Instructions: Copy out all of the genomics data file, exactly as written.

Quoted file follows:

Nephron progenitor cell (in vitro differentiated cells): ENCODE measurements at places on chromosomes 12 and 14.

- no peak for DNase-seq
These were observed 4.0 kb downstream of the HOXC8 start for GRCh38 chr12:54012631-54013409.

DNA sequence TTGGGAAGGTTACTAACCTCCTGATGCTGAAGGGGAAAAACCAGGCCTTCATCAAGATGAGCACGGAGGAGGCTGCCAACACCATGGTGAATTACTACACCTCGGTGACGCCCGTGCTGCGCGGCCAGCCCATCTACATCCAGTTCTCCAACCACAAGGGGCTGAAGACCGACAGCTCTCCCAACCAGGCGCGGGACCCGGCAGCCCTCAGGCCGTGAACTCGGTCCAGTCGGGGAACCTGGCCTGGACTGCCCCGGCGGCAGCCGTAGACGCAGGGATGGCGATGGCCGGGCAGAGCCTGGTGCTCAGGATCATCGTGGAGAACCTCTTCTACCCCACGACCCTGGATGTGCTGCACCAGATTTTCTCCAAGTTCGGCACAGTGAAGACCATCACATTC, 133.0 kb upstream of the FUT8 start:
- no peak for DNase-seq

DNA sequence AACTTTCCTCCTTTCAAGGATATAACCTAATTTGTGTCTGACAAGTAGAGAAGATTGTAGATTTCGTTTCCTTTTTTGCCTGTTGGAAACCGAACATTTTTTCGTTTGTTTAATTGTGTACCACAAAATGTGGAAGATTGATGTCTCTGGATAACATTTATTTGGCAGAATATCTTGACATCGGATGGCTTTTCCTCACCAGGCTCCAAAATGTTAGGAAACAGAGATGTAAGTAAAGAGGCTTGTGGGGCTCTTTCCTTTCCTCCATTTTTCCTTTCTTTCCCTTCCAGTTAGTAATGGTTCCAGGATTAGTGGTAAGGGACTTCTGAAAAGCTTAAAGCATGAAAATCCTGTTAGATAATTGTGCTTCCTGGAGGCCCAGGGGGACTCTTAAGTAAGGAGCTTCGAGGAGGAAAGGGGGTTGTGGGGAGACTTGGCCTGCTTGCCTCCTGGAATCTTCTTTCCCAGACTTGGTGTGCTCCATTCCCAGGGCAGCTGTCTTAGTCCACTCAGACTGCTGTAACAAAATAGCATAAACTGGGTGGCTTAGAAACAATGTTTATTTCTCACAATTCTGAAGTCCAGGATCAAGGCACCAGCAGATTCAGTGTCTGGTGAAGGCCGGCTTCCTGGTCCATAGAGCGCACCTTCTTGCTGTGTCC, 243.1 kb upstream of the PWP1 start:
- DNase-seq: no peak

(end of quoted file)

Nephron progenitor cell (in vitro differentiated cells): ENCODE measurements at places on chromosomes 12 and 14.

- no peak for DNase-seq
These were observed 4.0 kb downstream of the HOXC8 start for GRCh38 chr12:54012631-54013409.

DNA sequence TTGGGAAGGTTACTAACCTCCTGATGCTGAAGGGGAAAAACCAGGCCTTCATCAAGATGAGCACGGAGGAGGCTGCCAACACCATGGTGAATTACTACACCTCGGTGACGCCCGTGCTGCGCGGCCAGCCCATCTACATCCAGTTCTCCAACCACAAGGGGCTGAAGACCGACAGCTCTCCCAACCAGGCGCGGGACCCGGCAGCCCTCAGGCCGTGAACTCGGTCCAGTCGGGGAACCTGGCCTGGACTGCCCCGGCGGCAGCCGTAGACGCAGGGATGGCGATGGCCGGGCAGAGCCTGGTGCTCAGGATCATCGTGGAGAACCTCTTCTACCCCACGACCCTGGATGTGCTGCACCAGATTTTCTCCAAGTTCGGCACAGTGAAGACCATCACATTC, 133.0 kb upstream of the FUT8 start:
- no peak for DNase-seq

DNA sequence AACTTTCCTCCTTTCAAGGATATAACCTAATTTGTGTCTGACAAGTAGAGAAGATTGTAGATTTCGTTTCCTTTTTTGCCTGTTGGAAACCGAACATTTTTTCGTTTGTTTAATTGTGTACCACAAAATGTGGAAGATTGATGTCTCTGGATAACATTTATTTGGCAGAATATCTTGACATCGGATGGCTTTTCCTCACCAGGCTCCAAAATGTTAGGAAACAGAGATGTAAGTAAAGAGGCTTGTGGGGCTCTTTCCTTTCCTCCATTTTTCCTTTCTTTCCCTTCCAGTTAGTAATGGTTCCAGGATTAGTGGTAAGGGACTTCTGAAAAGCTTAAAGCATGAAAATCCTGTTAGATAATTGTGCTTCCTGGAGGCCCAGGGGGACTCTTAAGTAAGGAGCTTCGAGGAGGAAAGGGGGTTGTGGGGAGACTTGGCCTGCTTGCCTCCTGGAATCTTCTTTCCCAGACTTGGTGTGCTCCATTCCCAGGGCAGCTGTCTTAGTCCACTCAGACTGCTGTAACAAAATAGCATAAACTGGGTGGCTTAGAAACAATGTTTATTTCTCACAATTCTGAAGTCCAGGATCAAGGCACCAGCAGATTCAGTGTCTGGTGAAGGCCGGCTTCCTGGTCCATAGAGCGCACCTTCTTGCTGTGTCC, 243.1 kb upstream of the PWP1 start:
- DNase-seq: no peak